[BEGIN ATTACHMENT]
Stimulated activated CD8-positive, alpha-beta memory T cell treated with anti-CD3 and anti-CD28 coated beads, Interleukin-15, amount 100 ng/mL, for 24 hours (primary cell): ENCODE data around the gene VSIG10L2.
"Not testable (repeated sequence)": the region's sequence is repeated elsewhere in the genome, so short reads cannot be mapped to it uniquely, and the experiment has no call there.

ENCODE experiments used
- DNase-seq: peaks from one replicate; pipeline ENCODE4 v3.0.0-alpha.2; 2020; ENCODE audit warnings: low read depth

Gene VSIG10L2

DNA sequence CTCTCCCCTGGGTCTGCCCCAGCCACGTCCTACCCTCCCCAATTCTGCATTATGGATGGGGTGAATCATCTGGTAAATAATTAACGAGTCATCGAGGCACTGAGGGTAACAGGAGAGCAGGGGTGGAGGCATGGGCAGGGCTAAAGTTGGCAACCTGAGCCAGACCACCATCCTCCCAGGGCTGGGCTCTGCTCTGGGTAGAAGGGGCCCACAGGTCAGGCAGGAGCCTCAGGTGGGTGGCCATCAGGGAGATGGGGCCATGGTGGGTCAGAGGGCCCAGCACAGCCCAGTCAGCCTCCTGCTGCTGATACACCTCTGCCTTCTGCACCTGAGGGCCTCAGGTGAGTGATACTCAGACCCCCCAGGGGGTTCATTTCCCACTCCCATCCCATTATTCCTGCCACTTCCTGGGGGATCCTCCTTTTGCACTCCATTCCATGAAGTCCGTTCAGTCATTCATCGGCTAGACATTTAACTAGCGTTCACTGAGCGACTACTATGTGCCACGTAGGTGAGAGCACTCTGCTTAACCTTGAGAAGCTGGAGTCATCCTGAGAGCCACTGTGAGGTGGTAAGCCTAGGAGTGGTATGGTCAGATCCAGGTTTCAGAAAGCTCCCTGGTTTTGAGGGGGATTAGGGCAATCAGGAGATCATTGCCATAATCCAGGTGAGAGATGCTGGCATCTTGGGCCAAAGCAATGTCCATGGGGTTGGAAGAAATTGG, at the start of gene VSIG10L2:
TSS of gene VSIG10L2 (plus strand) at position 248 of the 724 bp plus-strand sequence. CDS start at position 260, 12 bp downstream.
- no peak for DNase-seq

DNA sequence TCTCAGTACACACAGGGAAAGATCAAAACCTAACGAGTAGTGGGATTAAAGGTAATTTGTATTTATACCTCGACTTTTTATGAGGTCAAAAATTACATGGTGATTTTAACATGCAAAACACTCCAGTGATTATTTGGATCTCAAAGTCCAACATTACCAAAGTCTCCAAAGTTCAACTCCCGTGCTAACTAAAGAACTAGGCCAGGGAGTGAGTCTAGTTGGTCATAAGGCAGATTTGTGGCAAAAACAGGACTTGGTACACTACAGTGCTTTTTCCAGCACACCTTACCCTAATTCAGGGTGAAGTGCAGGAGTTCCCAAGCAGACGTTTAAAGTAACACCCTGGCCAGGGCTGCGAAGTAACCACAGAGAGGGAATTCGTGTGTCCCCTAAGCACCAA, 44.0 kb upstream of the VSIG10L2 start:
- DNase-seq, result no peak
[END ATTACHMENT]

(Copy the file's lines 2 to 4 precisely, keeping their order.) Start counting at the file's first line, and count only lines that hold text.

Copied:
"Not testable (repeated sequence)": the region's sequence is repeated elsewhere in the genome, so short reads cannot be mapped to it uniquely, and the experiment has no call there.

ENCODE experiments used
- DNase-seq: peaks from one replicate; pipeline ENCODE4 v3.0.0-alpha.2; 2020; ENCODE audit warnings: low read depth